A Missouri federal district court judge has ruled that drivers a have a First Amendment right to warn others of police presence by flashing vehicle headlights. The civil rights suit by Michael Elli was initiated after he was arrested for flashing his headlights at other drivers warning of a radar speed trap by police in Ellisville, MO. In response to city’s claim that Michael Elli was interfering with a police investigation by flashing his headlights, U.S. District Judge Henry Autrey stated that flashing headlights to oncoming motorists, “sends a message to bring one’s driving in conformity with the law — whether it be by slowing down, turning on one’s own headlamps at dusk or in the rain, or proceeding with caution.” Read more on the ruling here.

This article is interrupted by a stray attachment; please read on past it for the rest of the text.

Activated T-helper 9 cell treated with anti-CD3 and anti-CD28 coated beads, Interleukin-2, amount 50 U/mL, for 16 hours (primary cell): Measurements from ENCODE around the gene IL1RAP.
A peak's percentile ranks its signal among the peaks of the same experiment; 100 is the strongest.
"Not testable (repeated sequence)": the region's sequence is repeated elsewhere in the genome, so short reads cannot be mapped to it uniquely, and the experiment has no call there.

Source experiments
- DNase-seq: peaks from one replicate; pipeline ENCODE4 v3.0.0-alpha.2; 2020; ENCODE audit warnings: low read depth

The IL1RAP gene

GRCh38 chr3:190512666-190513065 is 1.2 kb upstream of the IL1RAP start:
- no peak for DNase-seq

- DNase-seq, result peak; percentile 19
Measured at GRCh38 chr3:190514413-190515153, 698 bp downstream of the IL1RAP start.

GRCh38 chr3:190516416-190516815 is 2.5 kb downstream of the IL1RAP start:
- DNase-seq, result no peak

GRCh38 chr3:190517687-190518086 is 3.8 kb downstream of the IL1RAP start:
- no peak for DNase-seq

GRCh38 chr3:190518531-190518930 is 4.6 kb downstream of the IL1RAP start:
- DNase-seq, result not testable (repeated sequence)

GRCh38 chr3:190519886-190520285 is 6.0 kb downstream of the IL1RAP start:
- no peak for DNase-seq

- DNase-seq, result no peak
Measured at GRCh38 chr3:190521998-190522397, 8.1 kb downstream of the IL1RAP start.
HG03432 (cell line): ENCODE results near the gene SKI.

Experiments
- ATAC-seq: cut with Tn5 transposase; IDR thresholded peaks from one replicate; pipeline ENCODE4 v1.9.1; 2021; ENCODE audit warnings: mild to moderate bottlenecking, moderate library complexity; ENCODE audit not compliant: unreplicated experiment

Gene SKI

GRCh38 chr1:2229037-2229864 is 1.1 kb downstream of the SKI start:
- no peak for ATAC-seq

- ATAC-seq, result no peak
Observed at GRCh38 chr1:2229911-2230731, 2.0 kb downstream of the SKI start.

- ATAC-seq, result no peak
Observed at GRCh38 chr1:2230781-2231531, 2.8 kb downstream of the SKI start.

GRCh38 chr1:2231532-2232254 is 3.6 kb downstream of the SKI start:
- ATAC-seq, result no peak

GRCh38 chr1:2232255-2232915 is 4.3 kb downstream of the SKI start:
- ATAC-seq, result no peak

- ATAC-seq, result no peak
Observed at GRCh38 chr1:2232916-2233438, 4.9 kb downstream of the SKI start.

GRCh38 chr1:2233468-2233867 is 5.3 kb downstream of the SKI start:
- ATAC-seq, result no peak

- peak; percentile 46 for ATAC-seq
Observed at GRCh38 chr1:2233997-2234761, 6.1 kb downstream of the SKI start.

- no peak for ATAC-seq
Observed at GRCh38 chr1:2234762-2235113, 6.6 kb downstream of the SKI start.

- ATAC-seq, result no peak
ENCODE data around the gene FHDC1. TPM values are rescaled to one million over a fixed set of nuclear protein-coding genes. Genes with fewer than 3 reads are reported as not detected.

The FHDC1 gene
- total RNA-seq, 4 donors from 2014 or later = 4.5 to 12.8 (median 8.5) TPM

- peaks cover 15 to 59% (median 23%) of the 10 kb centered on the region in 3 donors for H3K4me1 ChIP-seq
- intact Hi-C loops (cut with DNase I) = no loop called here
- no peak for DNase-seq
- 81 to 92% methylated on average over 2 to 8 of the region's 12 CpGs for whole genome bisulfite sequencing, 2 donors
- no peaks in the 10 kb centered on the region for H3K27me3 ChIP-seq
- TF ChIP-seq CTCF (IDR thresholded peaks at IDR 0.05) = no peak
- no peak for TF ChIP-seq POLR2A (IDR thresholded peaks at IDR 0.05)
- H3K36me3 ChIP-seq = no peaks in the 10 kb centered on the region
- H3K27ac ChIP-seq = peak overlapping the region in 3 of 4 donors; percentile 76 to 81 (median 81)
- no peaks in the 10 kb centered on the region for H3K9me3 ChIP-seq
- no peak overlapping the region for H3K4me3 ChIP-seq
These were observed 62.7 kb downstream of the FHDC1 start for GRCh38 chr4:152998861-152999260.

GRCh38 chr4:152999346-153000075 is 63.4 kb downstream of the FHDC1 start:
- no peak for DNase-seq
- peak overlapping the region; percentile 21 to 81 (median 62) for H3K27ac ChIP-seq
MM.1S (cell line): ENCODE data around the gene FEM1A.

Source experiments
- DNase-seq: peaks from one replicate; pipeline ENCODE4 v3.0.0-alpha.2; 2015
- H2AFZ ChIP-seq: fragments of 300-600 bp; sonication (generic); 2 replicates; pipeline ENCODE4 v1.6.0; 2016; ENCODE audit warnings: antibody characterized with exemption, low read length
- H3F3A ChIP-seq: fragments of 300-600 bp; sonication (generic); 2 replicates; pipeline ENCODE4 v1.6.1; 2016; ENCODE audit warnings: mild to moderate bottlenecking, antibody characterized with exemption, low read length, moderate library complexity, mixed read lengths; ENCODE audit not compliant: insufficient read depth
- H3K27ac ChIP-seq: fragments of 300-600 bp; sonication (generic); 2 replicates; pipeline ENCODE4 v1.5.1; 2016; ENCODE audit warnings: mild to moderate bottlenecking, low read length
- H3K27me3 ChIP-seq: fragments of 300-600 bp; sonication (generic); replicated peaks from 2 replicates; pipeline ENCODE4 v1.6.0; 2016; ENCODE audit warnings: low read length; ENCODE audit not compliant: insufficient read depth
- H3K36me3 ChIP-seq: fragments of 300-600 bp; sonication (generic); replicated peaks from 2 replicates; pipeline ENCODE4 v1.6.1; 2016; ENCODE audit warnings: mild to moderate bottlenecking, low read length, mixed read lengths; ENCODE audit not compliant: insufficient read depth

Although Minnesota courts have not dealt with the First Amendment issue as it relates to flashing headlights, the MN Court of Appeals has held that a driver flashing high-beams at oncoming traffic is not a basis for traffic stop when there is no indication the headlights projected “glaring rays…into the eyes of the oncoming driver.” In Sarber v. Commissioner of Public Safety, the driver was stopped and arrested for DWI after he flashed his high-beams at a Mille Lacs County deputy. Because Minnesota law only prohibits the “use of headlights in a manner that blinds or impairs other drivers,” and there was no evidence of the headlights blinded the deputy, the Court reversed Sarber’s driver’s license revocation and plate impoundment.